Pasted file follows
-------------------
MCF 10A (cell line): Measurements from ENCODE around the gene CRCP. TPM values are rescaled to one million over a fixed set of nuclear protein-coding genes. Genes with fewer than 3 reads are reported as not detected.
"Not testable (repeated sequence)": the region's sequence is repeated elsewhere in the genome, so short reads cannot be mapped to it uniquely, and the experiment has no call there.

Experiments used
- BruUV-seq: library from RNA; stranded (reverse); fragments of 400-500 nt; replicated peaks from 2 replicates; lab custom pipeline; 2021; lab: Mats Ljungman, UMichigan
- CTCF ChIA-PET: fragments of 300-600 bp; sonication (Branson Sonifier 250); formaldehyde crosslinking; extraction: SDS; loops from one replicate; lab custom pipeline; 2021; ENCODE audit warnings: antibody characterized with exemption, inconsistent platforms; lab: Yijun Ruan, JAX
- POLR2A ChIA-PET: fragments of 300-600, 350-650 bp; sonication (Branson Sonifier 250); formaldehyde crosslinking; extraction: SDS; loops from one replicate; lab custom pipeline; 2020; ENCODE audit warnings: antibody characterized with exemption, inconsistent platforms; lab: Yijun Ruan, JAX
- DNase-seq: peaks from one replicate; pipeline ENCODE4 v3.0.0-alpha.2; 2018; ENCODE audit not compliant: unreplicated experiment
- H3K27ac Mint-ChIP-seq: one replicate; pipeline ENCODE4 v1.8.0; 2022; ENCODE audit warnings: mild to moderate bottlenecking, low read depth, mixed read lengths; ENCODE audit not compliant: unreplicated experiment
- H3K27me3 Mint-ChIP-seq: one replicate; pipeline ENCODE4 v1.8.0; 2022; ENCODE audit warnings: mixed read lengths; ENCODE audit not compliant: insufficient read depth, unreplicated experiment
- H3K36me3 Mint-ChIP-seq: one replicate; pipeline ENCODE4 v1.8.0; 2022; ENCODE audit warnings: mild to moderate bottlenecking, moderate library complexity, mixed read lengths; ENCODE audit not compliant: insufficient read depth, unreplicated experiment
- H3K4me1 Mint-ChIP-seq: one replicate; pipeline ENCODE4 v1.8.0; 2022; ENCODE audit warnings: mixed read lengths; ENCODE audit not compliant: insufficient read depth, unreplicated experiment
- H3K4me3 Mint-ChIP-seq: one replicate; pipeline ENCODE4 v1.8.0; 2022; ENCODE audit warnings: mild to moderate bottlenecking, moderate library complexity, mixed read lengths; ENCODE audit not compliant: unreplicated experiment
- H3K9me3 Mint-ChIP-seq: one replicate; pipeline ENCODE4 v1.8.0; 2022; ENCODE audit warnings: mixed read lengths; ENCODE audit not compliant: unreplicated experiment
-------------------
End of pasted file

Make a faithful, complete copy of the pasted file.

MCF 10A (cell line): Measurements from ENCODE around the gene CRCP. TPM values are rescaled to one million over a fixed set of nuclear protein-coding genes. Genes with fewer than 3 reads are reported as not detected.
"Not testable (repeated sequence)": the region's sequence is repeated elsewhere in the genome, so short reads cannot be mapped to it uniquely, and the experiment has no call there.

Experiments used
- BruUV-seq: library from RNA; stranded (reverse); fragments of 400-500 nt; replicated peaks from 2 replicates; lab custom pipeline; 2021; lab: Mats Ljungman, UMichigan
- CTCF ChIA-PET: fragments of 300-600 bp; sonication (Branson Sonifier 250); formaldehyde crosslinking; extraction: SDS; loops from one replicate; lab custom pipeline; 2021; ENCODE audit warnings: antibody characterized with exemption, inconsistent platforms; lab: Yijun Ruan, JAX
- POLR2A ChIA-PET: fragments of 300-600, 350-650 bp; sonication (Branson Sonifier 250); formaldehyde crosslinking; extraction: SDS; loops from one replicate; lab custom pipeline; 2020; ENCODE audit warnings: antibody characterized with exemption, inconsistent platforms; lab: Yijun Ruan, JAX
- DNase-seq: peaks from one replicate; pipeline ENCODE4 v3.0.0-alpha.2; 2018; ENCODE audit not compliant: unreplicated experiment
- H3K27ac Mint-ChIP-seq: one replicate; pipeline ENCODE4 v1.8.0; 2022; ENCODE audit warnings: mild to moderate bottlenecking, low read depth, mixed read lengths; ENCODE audit not compliant: unreplicated experiment
- H3K27me3 Mint-ChIP-seq: one replicate; pipeline ENCODE4 v1.8.0; 2022; ENCODE audit warnings: mixed read lengths; ENCODE audit not compliant: insufficient read depth, unreplicated experiment
- H3K36me3 Mint-ChIP-seq: one replicate; pipeline ENCODE4 v1.8.0; 2022; ENCODE audit warnings: mild to moderate bottlenecking, moderate library complexity, mixed read lengths; ENCODE audit not compliant: insufficient read depth, unreplicated experiment
- H3K4me1 Mint-ChIP-seq: one replicate; pipeline ENCODE4 v1.8.0; 2022; ENCODE audit warnings: mixed read lengths; ENCODE audit not compliant: insufficient read depth, unreplicated experiment
- H3K4me3 Mint-ChIP-seq: one replicate; pipeline ENCODE4 v1.8.0; 2022; ENCODE audit warnings: mild to moderate bottlenecking, moderate library complexity, mixed read lengths; ENCODE audit not compliant: unreplicated experiment
- H3K9me3 Mint-ChIP-seq: one replicate; pipeline ENCODE4 v1.8.0; 2022; ENCODE audit warnings: mixed read lengths; ENCODE audit not compliant: unreplicated experiment